After getting my tail in gear for a short walk this morning, I stopped to talk with my neighbor Joe about his recent two-week trip to Kenya. He had gone as part of a church effort to lend a hand to people who had less.
It blew him away. Before he returned home, he gave all the clothes in his suitcase away. He helped build mud huts. He helped set up a water tank that had piping to the nearest source, some half-mile away. He received what food these poor people offered. He told stories to children.
Joe is nearing retirement and had spoken before about wanting to help others in some way. The trip to Kenya put his wishes squarely in his face. Standing outside his middle-class home across the street from mine, he seemed newly-embarrassed by all the stuff he had ... all the stuff that was nice enough but not really necessary. He wasn't about to pull some Walden runaway, but he was clearly moved, clearly touched, and clearly somewhat confused: What was his next move? He tried to define and enclose the topic (God came into it, for example), but it didn't really work. His happiness was ... well, confusing.
How nice to hear someone feeling positive about doing something positive.
I was attracted to your stories, I think what led me here. On top of that I read vaguely somewhere before that you served in army, being a war junkie it raised my eyebrow, although I have no interest in knowing you.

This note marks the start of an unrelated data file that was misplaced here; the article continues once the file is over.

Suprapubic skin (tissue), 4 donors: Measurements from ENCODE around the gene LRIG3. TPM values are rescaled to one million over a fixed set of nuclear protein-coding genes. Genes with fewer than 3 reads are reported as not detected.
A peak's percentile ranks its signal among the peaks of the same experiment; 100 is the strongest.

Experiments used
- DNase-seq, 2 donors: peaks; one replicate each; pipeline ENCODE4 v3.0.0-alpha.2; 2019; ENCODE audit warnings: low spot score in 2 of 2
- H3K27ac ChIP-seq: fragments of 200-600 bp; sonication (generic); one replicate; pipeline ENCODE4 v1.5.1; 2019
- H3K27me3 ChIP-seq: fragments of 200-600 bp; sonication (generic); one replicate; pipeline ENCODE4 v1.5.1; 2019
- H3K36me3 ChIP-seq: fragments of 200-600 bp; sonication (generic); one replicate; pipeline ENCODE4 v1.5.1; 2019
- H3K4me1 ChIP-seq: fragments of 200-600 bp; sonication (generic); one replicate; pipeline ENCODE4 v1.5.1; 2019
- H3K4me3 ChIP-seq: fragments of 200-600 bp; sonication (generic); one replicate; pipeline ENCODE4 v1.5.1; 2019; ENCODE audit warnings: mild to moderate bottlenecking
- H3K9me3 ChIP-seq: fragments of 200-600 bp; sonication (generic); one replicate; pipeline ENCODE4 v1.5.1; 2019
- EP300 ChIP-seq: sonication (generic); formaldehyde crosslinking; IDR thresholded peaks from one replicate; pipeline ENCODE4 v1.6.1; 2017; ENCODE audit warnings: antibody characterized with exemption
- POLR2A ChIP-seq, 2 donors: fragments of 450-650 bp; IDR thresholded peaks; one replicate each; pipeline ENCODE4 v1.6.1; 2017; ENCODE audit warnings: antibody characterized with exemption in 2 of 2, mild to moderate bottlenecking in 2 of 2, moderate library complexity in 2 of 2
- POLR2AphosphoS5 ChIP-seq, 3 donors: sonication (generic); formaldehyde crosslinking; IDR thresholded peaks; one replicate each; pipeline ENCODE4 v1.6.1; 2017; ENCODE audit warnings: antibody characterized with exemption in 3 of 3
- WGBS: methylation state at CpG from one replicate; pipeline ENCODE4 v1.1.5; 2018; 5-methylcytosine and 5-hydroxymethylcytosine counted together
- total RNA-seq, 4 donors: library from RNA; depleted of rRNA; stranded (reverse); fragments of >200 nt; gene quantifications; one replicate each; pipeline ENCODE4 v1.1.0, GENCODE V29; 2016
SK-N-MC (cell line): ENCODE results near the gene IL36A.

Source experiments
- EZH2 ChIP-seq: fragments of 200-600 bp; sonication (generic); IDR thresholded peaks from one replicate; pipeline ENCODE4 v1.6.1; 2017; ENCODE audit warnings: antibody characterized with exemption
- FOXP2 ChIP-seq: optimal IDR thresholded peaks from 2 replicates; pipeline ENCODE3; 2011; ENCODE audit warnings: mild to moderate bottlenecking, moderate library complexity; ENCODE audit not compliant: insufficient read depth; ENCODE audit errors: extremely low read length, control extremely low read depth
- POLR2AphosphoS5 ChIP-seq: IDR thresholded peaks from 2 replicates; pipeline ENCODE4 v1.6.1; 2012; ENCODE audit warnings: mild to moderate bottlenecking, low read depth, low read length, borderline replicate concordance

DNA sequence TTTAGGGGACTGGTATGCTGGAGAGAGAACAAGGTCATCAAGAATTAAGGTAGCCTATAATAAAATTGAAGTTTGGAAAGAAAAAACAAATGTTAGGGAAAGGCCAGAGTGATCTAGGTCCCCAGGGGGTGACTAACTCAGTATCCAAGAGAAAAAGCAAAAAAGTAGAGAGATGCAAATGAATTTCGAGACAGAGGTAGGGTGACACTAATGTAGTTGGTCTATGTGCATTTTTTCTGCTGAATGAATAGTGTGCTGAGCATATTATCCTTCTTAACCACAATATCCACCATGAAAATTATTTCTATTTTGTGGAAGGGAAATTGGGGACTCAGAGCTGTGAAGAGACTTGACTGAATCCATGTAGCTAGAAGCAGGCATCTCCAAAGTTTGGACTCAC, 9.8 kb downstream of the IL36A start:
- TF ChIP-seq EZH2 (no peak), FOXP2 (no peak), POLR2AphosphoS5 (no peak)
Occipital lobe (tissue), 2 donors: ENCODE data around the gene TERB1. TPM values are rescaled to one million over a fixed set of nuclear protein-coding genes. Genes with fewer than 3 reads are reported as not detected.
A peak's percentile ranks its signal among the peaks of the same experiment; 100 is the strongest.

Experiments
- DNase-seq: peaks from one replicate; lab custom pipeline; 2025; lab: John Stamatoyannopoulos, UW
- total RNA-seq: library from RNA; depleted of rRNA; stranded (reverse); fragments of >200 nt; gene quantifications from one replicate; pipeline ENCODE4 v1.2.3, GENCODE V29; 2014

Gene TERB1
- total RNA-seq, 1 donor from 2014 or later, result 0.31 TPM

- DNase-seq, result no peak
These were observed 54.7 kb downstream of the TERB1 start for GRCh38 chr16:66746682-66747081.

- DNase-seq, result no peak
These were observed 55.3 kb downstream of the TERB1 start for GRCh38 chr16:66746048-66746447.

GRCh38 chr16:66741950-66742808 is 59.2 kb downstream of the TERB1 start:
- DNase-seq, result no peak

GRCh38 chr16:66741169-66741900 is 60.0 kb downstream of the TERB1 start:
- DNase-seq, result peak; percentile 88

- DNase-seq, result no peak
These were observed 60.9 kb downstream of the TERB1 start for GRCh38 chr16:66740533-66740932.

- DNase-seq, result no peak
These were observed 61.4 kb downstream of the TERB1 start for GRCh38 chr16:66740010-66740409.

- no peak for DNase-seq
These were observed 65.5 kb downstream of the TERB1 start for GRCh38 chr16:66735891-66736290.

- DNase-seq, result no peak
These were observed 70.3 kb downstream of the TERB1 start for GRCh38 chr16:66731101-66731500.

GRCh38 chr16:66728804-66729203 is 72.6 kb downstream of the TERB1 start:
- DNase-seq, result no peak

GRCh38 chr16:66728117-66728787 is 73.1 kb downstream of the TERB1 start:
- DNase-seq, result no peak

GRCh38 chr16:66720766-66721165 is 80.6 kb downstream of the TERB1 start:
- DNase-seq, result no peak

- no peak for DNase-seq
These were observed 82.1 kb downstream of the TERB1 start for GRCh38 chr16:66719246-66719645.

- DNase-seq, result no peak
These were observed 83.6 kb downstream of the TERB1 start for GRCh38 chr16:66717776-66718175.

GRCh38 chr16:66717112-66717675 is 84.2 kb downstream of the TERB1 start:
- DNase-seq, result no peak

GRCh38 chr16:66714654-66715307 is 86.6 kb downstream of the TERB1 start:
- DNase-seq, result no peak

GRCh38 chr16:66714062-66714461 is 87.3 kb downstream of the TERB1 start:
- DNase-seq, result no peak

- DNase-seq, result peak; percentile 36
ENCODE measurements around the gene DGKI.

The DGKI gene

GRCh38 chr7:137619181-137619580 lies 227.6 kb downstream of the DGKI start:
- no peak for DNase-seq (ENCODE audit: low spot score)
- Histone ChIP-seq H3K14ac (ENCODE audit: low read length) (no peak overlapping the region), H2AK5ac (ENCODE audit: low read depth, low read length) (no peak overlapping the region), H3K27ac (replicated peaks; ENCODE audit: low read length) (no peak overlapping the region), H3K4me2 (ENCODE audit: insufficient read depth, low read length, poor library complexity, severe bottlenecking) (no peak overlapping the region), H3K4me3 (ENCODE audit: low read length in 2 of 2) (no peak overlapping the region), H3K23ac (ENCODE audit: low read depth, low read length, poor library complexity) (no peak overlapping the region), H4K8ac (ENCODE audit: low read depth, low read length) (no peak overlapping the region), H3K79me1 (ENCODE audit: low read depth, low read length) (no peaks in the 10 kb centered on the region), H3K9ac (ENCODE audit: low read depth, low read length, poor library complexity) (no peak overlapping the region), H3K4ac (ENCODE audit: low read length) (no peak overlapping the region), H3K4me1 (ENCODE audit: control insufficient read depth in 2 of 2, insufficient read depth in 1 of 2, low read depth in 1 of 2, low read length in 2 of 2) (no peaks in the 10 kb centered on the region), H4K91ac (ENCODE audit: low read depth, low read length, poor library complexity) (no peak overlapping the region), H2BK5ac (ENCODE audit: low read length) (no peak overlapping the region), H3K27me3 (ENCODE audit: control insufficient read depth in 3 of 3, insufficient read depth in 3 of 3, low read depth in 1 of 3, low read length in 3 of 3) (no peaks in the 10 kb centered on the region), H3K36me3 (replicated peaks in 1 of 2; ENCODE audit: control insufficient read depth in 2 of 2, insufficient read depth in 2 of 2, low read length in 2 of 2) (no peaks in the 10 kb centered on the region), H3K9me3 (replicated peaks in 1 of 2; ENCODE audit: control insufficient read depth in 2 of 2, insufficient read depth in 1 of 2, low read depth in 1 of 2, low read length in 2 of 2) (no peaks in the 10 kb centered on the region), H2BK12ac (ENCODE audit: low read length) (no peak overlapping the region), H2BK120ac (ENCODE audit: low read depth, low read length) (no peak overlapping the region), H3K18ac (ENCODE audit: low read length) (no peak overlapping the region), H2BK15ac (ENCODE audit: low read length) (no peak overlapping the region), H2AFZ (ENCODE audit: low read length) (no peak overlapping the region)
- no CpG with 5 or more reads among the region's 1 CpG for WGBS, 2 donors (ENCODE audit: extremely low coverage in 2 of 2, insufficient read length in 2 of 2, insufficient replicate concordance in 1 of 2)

My first story during childhood, heard and long forgotten. I think it was the Gingerbread Man.
The old woman made a gingerbread man and wanted to serve to her family during teatime. The gingerbread man refused to get eaten, and decided to run across the county to escape the hungry foxes and ducks that wanted a slice of it.
The question that remains unexplained in the story was, how did the gingerbread man come alive? It was just dough.
The fear of the gingerbread man to be eaten was just as confusing. The old woman did not say "Let there be life".
She just said, "Let me have children", and "Let me make gingerbread", and "Let my children eat the gingerbread".
This sounded so immoral. Just like wars.
I think what went wrong for my generation was technology. Blogger, twitters, facebooks, at this very moment I feel incredibly lonely despite all the connectivity and knowledges I have.ReplyDelete
Life used to be quite simple, at least 15 years ago. Knock off from school, play with Lego, do some homework, give my classmate a call to check what I need to bring tomorrow, then have dinner and watch TV. Then sleep.
This thing called internet.. subdued all senses and intellect.
For dinner I have knowledge of the latest news, the latest dharmas, the prettiest photos of celebrity models and hunks, whereas home cooking and babysitting my cousins don't seem as fun as it used to be. I know lots of foreigners, but I no longer know the girl who lives across the block who is wearing pink and collecting her laundry into the house as it is about to rain. I don't know why but it feels like hell to me.
Ricebowl -- You are aware, I hope, that anyone can start and maintain their own blog? There's no cost ... only the risk.ReplyDelete